County Down
Railway travelling through the Ulster
Ulster
drumlin belt near Downpatrick.

Historic railways[edit]

Belfast
Belfast
and County Down
County Down
Railway Great Northern Railway of Ireland

21st century railways[edit]

Northern Ireland
Northern Ireland
Railways Downpatrick
Downpatrick
and County Down
County Down
Railway

Sport[edit] Association Football[edit] In association football, the NIFL Premiership, which operates as the top division, has one team in the county: Ards F.C., with Warrenpoint Town F.C., Banbridge
Banbridge
Town F.C., Bangor F.C.
Bangor F.C.
and Lisburn
Lisburn
Distillery F.C. competing in the NIFL Championship, which operates as levels two and three. Gaelic games[edit] The Down County Board administers Gaelic games
Gaelic games
in the county. Down is the most successful team north of the border in terms of All-Ireland Senior Football Championships won with five in total. In terms of Ulster
Ulster
they share that accolade with Cavan who also have 5 titles. They currently have four minor all Ireland
Ireland
titles (1977, 1987, 1999 and 2005), twelve Ulster
Ulster
titles (1959, 1960, 1961, 1963, 1965, 1966, 1968, 1971, 1978, 1981, 1991, 1994) and one under 21 all Ireland
Ireland
title (1979). Golf[edit] County Down
County Down
is also home to the No.1-ranked golf course outside of the US, according to Today's Golfer, Royal County Down, which is situated in Newcastle. Currently ranked No.1 golfer in the world, Rory McIlroy
Rory McIlroy
originates from Holywood, situated in the north of the county. In popular culture[edit] "Star of the County Down" is a popular Irish ballad. The county is named in the lyrics of the song "Around the World", from the film Around the World in 80 Days, which was an American top ten hit for Bing Crosby
Bing Crosby
and UK top ten hit for Ronnie Hilton, both in 1957, although it was Mantovani's instrumental version which was actually used in the film. Rihanna's video "We Found Love" was filmed there in 2011, causing complaints when the singer removed her clothes to reveal a bikini.[18] The Northern Irish singer Van Morrison
Van Morrison
has made reference to the County Down
County Down
in the lyrics to several songs including "Northern Muse (Solid Ground)", "Mystic of the East" and the nostalgic "Coney Island", which names several places and landmarks in the County. Van Morrison also covered "Star of the County Down" with The Chieftains
The Chieftains
as a part of their collaboration Irish Heartbeat. People associated with County Down[edit]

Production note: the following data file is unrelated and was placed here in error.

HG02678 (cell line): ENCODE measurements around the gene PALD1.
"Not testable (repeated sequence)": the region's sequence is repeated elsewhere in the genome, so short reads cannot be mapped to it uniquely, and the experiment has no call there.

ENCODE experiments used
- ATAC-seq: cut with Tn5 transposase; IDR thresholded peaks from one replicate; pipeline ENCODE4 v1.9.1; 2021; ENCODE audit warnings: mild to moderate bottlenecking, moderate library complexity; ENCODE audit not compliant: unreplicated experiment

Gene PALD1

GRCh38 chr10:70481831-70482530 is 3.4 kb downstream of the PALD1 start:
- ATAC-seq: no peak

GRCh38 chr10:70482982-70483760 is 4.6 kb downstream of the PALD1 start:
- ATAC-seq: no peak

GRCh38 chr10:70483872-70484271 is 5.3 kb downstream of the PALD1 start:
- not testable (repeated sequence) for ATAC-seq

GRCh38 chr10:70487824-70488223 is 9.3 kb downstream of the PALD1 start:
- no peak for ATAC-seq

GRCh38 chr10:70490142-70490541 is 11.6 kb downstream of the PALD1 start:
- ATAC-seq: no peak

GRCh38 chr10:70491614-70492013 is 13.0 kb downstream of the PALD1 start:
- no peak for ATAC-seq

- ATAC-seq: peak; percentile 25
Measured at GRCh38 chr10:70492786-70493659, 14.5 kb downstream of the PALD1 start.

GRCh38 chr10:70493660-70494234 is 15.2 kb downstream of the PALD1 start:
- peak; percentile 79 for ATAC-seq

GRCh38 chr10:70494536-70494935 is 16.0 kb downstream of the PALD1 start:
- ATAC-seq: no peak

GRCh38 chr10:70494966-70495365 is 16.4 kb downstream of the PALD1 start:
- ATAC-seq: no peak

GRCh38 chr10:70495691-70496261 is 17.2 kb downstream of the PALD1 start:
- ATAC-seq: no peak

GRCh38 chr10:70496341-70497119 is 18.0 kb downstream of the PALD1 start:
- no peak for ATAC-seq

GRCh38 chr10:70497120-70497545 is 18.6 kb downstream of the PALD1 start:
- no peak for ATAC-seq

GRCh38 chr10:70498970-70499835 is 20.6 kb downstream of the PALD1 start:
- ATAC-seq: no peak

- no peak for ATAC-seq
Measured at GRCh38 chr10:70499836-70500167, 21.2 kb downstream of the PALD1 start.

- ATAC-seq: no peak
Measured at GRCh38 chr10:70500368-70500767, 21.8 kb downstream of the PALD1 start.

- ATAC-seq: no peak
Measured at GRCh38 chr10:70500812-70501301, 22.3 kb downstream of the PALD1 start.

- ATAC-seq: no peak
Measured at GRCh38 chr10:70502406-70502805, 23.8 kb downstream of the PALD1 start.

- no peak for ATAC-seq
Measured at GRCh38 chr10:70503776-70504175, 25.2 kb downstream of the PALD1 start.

Edward McGarry (Wisconsin politician) was born in County Down Rory McIlroy, former world number one golfer, from Holywood Josh Magennis, Professional footballer currently for Charlton Athletic F.C. from Bangor. Christine Bleakley, TV Presenter was born in Newtownards. Zöe Salmon, TV presenter and miss UK contestant is from Bangor. Keith Gillespie, former Manchester United & Newcastle professional footballer grew up in Bangor. Bear Grylls, Chief scout and TV personality Bear was born in Donaghadee. Pat Jennings, former NI goalkeeper is from Newry. Gary Lightbody, lead singer of Snow Patrol
Snow Patrol
is from Bangor. Lembit Öpik, former Liberal Democrat MP and Shadow Welsh and Shadow Northern Ireland
Northern Ireland
Secretary, is from Bangor. Foy Vance, singer songwriter from Bangor. Motherwell and Northern Ireland
Northern Ireland
defender Stephen Craigan, Newtownards. Jamie Dornan, actor in 50 Shades of Grey is from Holywood. Kristian Nairn, portrayed Hodor in Game Of Thrones
Game Of Thrones
is from Lisburn. Colin Murray
Colin Murray
Sports TV Presenter is from Dundonald. Paddy Wallace, rugby union footballer for Ulster
Ulster
and Ireland, Dundonald. Ulster
Ulster
Rugby, winger Craig Gilroy was raised in Bangor. David Healy Northern Ireland
Northern Ireland
record goal scorer is from Killyleagh. Patrick Kielty, comedian and television presenter is from Dundrum.

See also[edit]

Abbeys and priories in Northern Ireland
Northern Ireland
(County Down) List of places in County Down Lord Lieutenant of Down High Sheriff of Down

References[edit]

^ 2008 Annual Report in Ulster
Ulster
Scots Archived 29 August 2011 at the Wayback Machine. North–South Ministerial Council. ^ 2006 Annual Report in Ulster
Ulster
Scots Archived 27 February 2013 at the Wayback Machine. North–South Ministerial Council. ^ Taylor, Isaac. Names and Their Histories. Rivingtons, 1898. p.111 ^ Lewis, Samuel. A Topographical Dictionary of Ireland
Ireland